Installing prerequisite software
Installing Perl and Eclipse
One of the main advantages of installing PERL on a PC is that it allows code to be written and debugged in the Eclipse development environment. Instructions for installing this can be found here.
It is also necessary to install bioperl and ensemble, the instructions for which can be found here
Some of the APPLEs modules use R, which must be installed. In order for this to be available to Perl, the path to the R binary files must be appended to the windows 'path' environment variable.
It will also be necessary to install the 'Graph' package, which can be done from the R GUI using 'Packages/Install Packages'
Additional PERL Modules
As well as some standard additional modules (such as for MooseX support) APPLEs requires some additional APPLEs specific modules to be installed.
- Chart-Gnuplot: Used by Conservation_profiles for plotting graphs)
- Statistics::R: Note that this only appears to be available from the perl packages at touchelle, which needs to be added to the list of active repositories in the perl package manager (Edit/preferences/repositries, select from drop-down list and click 'add')
Some of the APPLEs modules make use of the PERL gnu_plot module, which in turn makes use of the open source gnuplot. This can be downloaded and installed from:
There is no windows installer package, so the files need to be unzipped to a suitable location (e.g. C:\local\bin\gnuplot) and then the windows 'PATH' environment variable updated to include the path to the binaries (e.g. C:\local\bin\gnuplot\binary).
In addition, Chart::Gnuplot uses the convert function, which is part of the Imagemagick suite that can be downloaded and installed from:
I would suggest the ImageMagick-6.6.1-0-Q16-windows-static.exe version. The installer takes care of everything and nothing further needs to be done (Note that after installation, the windows command line 'convert' function is no longer available, as the 'convert' function from Imagemagick is picked up from the search path instead. This should not be a problem)
The binaries that have been written for APPLEs make used of variable length arrays, which is a C++ C99 feature not supported in the Microsoft C++ compiler (see here). A solution is to install gcc on windows. The easiest way of doing this is to install MinGW (Minimalist GNU for windows), which supports a range of GNU applications without the need for them to run within CygWin. This can be downloaded and installed from:
and installing the g++ compiler as well as the base tools. The source directory can be changed to one other than the default (e.g. C:\local\bin\MinGW\) but it is recommended that it not include spaces because GNU utilities have a habit of not working correctly when directory paths include spaces as this is not supported in OSs other than Windows).
After installation it is necessary to add the path to the newly installed binaries (e.g. C:\local\bin\MinGW\bin) to the PATH environment variable so that they can be run from the command line.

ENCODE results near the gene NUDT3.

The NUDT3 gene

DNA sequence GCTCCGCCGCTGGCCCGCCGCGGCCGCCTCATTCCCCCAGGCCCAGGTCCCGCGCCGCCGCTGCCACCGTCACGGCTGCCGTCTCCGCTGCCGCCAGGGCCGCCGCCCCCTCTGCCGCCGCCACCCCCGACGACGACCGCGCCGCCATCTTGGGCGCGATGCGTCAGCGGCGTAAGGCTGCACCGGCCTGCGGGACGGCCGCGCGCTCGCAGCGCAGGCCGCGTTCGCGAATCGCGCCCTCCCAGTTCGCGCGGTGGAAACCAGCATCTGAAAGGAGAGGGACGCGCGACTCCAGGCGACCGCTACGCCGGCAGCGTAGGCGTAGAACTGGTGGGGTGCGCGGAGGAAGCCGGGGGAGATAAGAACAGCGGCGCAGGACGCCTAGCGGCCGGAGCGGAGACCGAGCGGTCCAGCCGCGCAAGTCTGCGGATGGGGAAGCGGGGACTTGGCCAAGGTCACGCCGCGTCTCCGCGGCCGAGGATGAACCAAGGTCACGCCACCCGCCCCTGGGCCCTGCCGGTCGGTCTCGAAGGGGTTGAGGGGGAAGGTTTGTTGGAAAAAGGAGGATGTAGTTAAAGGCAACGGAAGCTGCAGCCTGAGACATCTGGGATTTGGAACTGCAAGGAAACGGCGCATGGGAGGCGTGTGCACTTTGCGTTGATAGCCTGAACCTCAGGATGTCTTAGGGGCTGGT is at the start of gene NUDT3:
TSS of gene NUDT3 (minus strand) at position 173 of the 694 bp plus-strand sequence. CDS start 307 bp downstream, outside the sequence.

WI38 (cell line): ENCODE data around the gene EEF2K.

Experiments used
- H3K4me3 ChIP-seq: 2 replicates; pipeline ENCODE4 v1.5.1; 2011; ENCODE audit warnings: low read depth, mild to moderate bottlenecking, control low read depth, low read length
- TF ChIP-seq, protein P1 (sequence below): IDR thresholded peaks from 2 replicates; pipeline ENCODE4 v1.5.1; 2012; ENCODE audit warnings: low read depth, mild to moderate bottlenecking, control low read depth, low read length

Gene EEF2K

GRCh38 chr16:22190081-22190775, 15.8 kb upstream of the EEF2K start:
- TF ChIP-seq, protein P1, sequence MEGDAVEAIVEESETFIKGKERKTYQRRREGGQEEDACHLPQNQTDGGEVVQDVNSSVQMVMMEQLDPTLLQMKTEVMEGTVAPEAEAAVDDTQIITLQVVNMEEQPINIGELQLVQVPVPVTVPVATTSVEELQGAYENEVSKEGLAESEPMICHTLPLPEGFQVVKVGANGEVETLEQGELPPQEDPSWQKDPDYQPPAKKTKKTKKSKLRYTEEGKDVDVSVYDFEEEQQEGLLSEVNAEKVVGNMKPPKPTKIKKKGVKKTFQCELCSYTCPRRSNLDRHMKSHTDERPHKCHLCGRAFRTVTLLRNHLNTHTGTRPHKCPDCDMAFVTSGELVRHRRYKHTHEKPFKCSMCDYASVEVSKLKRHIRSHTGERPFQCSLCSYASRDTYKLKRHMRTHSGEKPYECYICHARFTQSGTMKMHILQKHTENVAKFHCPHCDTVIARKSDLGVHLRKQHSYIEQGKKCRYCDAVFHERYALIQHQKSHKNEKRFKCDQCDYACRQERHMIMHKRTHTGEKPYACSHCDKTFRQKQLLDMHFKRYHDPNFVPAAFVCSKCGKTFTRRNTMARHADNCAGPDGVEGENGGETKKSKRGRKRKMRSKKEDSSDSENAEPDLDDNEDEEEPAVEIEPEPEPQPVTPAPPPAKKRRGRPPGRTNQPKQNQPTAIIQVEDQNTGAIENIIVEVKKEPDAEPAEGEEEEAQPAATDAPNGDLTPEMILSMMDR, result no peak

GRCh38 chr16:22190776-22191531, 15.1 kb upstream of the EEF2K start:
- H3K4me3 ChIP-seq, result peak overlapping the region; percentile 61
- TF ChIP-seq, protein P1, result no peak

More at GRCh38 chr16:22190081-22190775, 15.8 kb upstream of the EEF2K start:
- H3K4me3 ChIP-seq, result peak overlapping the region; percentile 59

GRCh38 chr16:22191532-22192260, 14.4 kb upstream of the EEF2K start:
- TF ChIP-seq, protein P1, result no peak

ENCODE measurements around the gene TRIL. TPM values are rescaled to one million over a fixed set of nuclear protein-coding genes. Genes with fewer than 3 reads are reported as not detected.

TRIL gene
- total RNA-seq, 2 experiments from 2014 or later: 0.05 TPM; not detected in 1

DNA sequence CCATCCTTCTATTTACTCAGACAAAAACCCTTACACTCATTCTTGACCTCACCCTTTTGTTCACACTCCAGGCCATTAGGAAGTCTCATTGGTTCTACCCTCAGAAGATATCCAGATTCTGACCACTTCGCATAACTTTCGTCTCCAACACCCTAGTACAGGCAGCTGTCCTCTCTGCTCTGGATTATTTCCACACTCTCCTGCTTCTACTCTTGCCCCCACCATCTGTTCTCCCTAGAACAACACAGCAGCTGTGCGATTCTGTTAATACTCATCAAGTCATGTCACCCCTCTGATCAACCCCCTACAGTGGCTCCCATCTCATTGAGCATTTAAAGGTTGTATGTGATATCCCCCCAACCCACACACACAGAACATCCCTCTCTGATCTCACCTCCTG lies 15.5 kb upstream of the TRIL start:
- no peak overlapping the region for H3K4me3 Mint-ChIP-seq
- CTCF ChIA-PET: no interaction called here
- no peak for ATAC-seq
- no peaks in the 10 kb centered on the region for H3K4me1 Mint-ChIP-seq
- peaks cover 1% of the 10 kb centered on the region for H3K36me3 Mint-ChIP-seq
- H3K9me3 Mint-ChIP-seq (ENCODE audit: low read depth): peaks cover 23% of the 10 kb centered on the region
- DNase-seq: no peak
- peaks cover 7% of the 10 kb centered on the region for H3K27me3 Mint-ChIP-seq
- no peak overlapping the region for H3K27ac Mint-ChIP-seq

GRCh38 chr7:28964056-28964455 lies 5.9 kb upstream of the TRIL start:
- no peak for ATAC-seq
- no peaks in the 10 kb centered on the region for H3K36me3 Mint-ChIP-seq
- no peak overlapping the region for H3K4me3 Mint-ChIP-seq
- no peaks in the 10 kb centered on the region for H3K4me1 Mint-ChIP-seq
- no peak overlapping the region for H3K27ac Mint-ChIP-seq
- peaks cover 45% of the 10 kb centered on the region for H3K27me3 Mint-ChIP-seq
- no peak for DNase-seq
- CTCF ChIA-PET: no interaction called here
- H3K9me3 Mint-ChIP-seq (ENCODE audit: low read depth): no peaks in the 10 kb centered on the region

After installation the C source code provided by APPLEs can be compiled from the Windows command line in exactly the same way as is done on the other installations.
Windows specific APPLEs installation and configuration
Most of the configuration and running of APPLEs is much the same as when it is run on the server, apart from:
Editting the .dat files
The .dat files use the UNIX line feed format, and are best editted with an editor such as VIM, rather than notepad.
Accessing the APPLEs cache data
In order to run, APPLEs needs to access a MySQL database that runs on a Warwick Server. This can be accessed from a PC by setting up a SSH tunnel using putty.
Putty should be used to log into wsbc.warwick.ac.uk (which will require the use of a security key). Connection/SSH/Tunnels should then be setup to provide an SSH tunnel between the source port 3306 and the destination 18.104.22.168:3306.
This can then be saved as a putty session, so make it easier to use next time.
In the 'cache_main.dat' config file the db_server line should be changed to:
db_server = localhost ### Name of server hosting database read from config
Accessing the BIFA Server
APPLEs also requires access to the BIFA server. This can be acheived by first connecting to the BIFA server using the APPLEs client. If this is not installed then installation instructions can be found here. The action of connecting creates an SSH tunnel to the server which the APPLEs code is then also able to use. APPLEs can then use this tunnel by changing the BiFa Server configuration lines in APPLEs.dat to:
BiFa_Server_Name = 127.0.0.1
BiFa_Server_Port = 4338
Configuring the grid
At the moment the use of a grid for submitting jobs to a queue is not supported for desktop running of APPLEs, and indeed there is no real purpose in running APPLEs in this way on a PC, and it makes debugging more difficult. Consequently grid should be set to 0. It is still necessary to setup the queue and input directories.
grid = 0